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Tsunami inundation characteristics along the Japan Sea coastline: effect of dunes, breakwaters, and rivers


For Japanese coastal communities along the Japan Sea, where the risk of earthquake-induced tsunamis is deemed lower than that along the Pacific Ocean, tsunami disaster mitigation strategies have not been sufficiently developed. This study estimated the tsunami inundation characteristics for three major Japanese coastal cities along the Japan Sea. Based on tsunami simulations for representative coastal areas, we aimed to identify common vulnerabilities, which included those suggested by previous studies and local governments, to develop disaster mitigation strategies. Comprehensive simulations for tsunami propagation and inundation were performed for coastal areas in Akita City, Sakata City, and Niigata City based on earthquake and tsunami source scenarios developed by the Japanese Government for the Japan Sea area. To demonstrate the effectiveness of the estimated inundation characteristics, tsunami inundation was simulated for each coastal area under varying tsunami source conditions (including excessive tsunami magnitude) with a high resolution of the topography and infrastructure. Natural sand dunes, ports with man-made breakwaters, and rivers with levees are typical topographical features found in urbanized and densely populated areas along the Japan Sea coastline. According to the simulated results, the dunes and port breakwaters contribute significantly to decreasing the total amount of tsunami inundation for the areas behind them. However, the presence of the breakwaters also increases the tsunami heights in the areas immediately beyond the ports. Additionally, even the areas protected by the dunes might be exposed to an inundation risk in which the tsunamis invade a river channel, causing it to overflow. These findings were common to the coastal areas, and could be generally applicable to tsunami inundation for all coastal areas along the Japan Sea. Based on these results, the enhancement of existing infrastructure such as breakwaters and river levees should be the priority measure within tsunami risk-mitigation strategies; these, combined with natural resources such as dunes, can effectively mitigate tsunami disasters.

Graphical Abstract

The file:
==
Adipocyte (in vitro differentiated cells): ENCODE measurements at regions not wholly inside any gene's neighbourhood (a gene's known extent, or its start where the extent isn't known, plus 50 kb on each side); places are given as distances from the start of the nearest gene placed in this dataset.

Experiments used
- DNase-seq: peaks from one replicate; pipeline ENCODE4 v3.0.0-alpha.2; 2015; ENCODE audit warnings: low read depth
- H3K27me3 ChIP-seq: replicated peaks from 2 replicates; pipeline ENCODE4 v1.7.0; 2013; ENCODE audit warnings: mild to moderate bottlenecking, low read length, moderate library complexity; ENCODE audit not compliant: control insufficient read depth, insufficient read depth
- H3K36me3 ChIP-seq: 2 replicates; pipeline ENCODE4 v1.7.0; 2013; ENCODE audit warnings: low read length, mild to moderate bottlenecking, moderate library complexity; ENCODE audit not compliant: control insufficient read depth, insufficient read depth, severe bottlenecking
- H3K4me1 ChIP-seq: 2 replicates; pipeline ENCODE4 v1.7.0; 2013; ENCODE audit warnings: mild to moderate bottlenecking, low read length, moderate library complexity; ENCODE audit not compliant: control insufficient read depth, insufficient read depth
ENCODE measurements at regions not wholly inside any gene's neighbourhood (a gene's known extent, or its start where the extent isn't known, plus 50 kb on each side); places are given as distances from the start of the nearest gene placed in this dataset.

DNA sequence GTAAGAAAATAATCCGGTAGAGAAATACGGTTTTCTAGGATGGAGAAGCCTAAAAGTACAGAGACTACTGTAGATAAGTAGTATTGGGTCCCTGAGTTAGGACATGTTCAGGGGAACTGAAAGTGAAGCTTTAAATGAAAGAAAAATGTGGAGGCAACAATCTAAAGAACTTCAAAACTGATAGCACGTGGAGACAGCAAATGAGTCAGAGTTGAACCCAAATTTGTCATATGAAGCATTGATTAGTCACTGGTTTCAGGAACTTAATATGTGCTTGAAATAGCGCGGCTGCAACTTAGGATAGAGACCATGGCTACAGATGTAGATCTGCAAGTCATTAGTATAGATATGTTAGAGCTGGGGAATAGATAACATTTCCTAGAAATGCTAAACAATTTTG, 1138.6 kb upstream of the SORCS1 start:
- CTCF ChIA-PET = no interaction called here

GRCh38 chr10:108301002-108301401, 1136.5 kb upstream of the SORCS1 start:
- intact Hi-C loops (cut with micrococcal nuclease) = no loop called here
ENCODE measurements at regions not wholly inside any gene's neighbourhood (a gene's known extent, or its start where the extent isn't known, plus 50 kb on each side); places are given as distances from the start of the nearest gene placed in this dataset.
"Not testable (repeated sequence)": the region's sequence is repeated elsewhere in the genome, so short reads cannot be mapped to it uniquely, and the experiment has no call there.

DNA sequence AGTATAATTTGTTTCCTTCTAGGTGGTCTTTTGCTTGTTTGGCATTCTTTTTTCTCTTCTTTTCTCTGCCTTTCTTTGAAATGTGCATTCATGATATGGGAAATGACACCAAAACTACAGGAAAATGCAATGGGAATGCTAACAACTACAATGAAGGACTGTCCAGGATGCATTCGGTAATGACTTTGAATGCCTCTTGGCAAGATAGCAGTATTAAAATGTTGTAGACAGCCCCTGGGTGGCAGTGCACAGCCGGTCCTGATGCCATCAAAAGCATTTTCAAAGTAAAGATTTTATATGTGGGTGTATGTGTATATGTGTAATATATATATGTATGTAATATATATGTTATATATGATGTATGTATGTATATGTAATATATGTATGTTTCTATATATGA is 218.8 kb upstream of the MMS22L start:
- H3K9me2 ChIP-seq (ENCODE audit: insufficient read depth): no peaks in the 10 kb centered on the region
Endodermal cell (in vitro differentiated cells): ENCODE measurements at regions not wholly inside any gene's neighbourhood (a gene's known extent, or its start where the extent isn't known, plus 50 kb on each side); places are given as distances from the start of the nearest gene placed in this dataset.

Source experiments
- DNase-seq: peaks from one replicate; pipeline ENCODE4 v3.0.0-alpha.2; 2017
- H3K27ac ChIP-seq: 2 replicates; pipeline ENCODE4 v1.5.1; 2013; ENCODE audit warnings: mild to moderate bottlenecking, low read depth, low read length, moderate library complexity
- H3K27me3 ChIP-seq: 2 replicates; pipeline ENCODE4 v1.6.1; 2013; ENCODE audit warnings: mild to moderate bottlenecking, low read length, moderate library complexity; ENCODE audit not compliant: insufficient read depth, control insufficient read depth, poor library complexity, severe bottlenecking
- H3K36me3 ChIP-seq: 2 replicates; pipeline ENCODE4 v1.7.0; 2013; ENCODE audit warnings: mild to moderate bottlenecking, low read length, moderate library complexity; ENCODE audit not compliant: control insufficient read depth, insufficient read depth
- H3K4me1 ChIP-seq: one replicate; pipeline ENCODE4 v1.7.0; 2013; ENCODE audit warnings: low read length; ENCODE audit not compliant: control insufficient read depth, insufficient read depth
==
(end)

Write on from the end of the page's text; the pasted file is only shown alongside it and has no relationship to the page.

Japanese coastal areas, including urbanized and densely populated areas, are prone to severe damage from tsunami inundation (e.g., Woessner and Farahani 2020). The coastal areas at risk from near-field tsunamis span the coastlines along the Pacific Ocean and the Japan Sea, covering metropolises and major ports. The regions bordering the Pacific Ocean have typically been struck by tsunamis generated by earthquakes in subduction zones, such as the Japan Trench (e.g., Satake et al. 2013) and Nankai Trough (e.g., Tanioka and Satake 2001). Earthquakes occurring in subduction zones have been considered to occur repeatedly dominated by several factors such as the geological structure and the convergence rate. Nankai Trough earthquakes are typical examples of repeatedly occurring earthquakes. Historical documents have indicated that large earthquakes repeatedly occurred with intervals of 100–200 years over a long term (Thatcher 1984). These earthquakes generated large tsunamis that struck the coastal areas. There are records and survey results of recent tsunami inundation and damage in the coastal areas (e.g., Hatori et al. 1983), and deposits for paleo tsunamis were also found (e.g., Fujino et al. 2018). The government has therefore promoted tsunami hazard mitigation measures along the Japanese coastlines of the Pacific Ocean, where earthquake-induced tsunamis reoccur at moderate intervals and for which a great wealth of such observation data exist. By contrast, subduction zones generating megathrust earthquakes comparable to those in the Pacific Ocean do not exist in the Japan Sea; however, many active faults exist over the area. The coastal areas of the Japan Sea have experienced large tsunamis produced by earthquakes of this type: for example, the 1983 Nihonkai–Chubu earthquake tsunami (e.g., Shuto 1985). However, as Kojima et al. (2017) indicated, planning for tsunami disaster mitigation along the Japan Sea coast has not been as developed as for the Pacific coast. This is because the probabilities of tsunami along the Japan Sea coast were considered to be significantly lower than those for the Pacific coast because of low seismic activity (or long recurrence intervals) in the Japan Sea area (Rikitake and Aida 1988). Because tsunamis are not generated frequently owing to the lower seismic activity, the record of tsunami inundation characteristics is not comprehensive enough to develop disaster mitigation strategies for communities along the Japan Sea. Considering the insufficient amount of observation data, numerically estimating tsunami inundation characteristics is one of the most realistic methods of contributing to the development of a robust disaster mitigation strategy along the coastal area. Therefore, this paper identifies, overviews, and summarizes the tsunami inundation characteristics of the Japan Sea area based on numerical simulations under probable source scenarios.